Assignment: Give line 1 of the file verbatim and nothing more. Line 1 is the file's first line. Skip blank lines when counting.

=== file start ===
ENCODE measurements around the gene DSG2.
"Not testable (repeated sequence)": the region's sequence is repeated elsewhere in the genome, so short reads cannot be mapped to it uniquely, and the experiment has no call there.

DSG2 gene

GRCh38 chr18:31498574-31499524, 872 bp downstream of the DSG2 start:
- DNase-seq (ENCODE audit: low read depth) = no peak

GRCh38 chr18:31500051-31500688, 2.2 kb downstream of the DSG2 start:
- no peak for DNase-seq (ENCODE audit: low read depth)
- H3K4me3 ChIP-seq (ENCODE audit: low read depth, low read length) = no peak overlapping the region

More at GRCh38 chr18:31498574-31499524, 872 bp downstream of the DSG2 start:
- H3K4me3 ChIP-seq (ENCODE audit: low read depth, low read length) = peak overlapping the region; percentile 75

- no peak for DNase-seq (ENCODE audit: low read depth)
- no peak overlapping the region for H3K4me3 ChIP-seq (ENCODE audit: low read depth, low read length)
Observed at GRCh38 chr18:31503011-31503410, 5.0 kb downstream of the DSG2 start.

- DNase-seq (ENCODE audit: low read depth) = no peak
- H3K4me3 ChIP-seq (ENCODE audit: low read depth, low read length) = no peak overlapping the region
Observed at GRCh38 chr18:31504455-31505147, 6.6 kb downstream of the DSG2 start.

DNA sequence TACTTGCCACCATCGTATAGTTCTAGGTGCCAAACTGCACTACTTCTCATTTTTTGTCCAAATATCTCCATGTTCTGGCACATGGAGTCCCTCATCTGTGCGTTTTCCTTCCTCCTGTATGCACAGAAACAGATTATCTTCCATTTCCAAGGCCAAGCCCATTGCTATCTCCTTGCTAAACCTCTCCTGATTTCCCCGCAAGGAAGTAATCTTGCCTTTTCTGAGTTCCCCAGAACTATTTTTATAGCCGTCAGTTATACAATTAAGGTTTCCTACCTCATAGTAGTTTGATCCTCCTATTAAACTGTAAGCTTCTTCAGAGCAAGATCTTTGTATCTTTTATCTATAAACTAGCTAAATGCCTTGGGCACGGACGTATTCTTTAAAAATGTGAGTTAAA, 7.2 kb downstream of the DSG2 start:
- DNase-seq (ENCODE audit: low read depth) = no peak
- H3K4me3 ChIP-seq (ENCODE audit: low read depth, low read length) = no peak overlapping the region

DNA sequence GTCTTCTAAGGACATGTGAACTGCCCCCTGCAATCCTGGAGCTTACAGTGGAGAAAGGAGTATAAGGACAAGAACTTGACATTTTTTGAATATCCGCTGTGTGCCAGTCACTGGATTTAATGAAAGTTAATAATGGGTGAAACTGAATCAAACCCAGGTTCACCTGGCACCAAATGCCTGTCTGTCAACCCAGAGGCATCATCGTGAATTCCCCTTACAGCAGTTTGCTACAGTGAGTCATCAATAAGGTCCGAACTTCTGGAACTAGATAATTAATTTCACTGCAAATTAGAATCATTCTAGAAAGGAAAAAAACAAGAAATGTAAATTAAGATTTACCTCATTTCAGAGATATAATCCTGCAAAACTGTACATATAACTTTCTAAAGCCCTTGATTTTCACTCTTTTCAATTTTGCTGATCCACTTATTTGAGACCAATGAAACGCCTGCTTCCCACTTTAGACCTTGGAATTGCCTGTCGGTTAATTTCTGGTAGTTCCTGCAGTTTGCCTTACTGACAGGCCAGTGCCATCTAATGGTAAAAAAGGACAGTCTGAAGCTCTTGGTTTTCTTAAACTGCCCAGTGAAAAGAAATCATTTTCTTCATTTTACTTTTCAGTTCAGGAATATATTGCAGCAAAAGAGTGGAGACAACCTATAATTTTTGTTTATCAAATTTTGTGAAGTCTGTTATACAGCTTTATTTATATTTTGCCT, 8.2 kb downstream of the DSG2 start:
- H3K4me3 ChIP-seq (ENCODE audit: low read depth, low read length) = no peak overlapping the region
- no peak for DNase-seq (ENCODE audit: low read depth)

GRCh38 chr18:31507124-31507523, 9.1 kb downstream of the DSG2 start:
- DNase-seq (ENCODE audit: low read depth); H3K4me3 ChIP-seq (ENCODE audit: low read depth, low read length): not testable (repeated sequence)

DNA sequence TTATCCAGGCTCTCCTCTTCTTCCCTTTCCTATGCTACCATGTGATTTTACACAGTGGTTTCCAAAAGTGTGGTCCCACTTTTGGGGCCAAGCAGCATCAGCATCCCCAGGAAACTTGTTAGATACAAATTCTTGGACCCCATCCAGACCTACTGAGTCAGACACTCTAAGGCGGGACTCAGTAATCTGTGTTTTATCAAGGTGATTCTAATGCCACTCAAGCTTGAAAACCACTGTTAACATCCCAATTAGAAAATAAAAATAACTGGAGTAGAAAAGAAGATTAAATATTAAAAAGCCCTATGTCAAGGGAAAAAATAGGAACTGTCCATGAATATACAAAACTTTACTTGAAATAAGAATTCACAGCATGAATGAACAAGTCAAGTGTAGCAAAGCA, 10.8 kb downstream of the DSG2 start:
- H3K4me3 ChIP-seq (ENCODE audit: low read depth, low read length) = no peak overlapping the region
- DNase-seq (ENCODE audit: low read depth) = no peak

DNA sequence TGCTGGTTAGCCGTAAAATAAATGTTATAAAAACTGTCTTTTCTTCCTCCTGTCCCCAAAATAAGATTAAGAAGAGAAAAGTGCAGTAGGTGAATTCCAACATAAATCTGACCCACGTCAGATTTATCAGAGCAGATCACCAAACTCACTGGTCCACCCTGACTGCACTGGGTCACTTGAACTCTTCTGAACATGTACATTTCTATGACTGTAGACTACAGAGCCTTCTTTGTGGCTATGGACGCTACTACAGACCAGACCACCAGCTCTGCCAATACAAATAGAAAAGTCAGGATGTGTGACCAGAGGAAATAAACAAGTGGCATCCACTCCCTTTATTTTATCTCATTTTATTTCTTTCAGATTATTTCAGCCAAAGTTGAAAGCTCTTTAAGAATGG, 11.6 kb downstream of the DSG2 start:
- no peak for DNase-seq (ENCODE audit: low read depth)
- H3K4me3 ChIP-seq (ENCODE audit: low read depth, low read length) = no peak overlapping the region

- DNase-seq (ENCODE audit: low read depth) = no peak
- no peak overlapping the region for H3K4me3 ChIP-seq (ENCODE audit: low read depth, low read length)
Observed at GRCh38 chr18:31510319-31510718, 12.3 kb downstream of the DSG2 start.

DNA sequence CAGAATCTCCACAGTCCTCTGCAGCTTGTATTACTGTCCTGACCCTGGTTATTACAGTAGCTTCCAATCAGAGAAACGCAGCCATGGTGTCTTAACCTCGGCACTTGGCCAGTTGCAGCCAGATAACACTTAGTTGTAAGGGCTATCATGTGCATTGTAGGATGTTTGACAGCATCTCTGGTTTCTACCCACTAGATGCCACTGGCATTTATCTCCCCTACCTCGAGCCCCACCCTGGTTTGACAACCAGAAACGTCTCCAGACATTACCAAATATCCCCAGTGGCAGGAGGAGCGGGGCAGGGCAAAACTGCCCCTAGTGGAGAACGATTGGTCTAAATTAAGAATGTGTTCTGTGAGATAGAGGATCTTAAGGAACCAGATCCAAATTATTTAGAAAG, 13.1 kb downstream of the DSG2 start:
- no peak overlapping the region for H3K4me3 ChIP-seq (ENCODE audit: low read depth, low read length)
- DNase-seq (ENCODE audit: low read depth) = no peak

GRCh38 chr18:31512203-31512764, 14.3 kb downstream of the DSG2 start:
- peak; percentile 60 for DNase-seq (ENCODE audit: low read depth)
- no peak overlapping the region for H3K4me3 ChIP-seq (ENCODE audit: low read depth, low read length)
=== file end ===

ENCODE measurements around the gene DSG2.